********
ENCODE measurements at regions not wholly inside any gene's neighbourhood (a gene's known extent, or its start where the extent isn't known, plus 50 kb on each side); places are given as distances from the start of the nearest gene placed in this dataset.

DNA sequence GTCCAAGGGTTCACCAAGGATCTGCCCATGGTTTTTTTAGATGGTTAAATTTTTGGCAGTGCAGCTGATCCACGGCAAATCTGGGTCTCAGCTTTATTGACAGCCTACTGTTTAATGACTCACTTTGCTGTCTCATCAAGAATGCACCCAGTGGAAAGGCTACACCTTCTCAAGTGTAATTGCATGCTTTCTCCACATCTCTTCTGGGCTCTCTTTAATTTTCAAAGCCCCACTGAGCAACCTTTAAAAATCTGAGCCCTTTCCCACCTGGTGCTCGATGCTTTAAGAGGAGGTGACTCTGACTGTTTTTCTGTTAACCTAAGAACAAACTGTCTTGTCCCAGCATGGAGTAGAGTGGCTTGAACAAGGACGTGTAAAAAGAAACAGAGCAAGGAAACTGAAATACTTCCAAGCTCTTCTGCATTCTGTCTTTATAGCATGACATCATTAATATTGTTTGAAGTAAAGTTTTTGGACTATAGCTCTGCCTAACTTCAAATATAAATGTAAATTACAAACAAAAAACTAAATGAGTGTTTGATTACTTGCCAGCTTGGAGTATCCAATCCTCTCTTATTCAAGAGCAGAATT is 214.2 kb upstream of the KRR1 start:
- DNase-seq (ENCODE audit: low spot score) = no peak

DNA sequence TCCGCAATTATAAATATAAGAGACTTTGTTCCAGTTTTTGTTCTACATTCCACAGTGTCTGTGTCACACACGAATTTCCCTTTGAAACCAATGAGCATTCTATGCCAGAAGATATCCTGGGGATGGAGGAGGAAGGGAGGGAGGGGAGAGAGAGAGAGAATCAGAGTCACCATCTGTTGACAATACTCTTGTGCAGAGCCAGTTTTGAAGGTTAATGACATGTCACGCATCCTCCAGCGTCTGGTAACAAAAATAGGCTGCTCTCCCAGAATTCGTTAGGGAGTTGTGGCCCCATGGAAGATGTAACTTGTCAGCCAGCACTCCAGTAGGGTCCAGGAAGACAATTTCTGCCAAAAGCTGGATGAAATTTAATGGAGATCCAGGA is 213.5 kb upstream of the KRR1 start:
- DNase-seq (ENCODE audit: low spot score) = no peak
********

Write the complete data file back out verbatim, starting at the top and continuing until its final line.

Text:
ENCODE measurements at regions not wholly inside any gene's neighbourhood (a gene's known extent, or its start where the extent isn't known, plus 50 kb on each side); places are given as distances from the start of the nearest gene placed in this dataset.

DNA sequence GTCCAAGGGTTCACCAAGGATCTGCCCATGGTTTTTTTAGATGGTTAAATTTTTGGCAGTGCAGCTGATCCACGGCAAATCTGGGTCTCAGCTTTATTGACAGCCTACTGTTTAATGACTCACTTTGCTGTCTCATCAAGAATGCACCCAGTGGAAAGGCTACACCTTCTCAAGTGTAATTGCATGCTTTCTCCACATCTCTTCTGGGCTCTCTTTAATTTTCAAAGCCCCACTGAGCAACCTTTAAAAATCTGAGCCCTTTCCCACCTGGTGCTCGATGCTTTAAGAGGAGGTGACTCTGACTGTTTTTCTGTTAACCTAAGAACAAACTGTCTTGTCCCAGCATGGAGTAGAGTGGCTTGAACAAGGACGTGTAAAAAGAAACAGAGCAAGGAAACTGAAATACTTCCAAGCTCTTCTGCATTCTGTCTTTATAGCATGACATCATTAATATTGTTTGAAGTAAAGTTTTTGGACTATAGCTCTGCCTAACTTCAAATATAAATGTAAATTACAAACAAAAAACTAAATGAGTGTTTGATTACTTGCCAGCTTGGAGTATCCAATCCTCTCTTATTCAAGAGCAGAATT is 214.2 kb upstream of the KRR1 start:
- DNase-seq (ENCODE audit: low spot score) = no peak

DNA sequence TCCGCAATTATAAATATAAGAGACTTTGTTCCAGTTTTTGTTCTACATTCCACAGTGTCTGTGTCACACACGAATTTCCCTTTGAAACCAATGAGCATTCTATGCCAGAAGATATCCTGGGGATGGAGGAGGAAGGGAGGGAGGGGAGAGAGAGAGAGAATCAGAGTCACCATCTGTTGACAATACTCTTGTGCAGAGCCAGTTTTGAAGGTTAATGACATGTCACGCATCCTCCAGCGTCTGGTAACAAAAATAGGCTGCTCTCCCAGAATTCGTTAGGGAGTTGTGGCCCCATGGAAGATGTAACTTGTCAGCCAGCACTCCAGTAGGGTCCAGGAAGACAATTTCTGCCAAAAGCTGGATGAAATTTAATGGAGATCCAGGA is 213.5 kb upstream of the KRR1 start:
- DNase-seq (ENCODE audit: low spot score) = no peak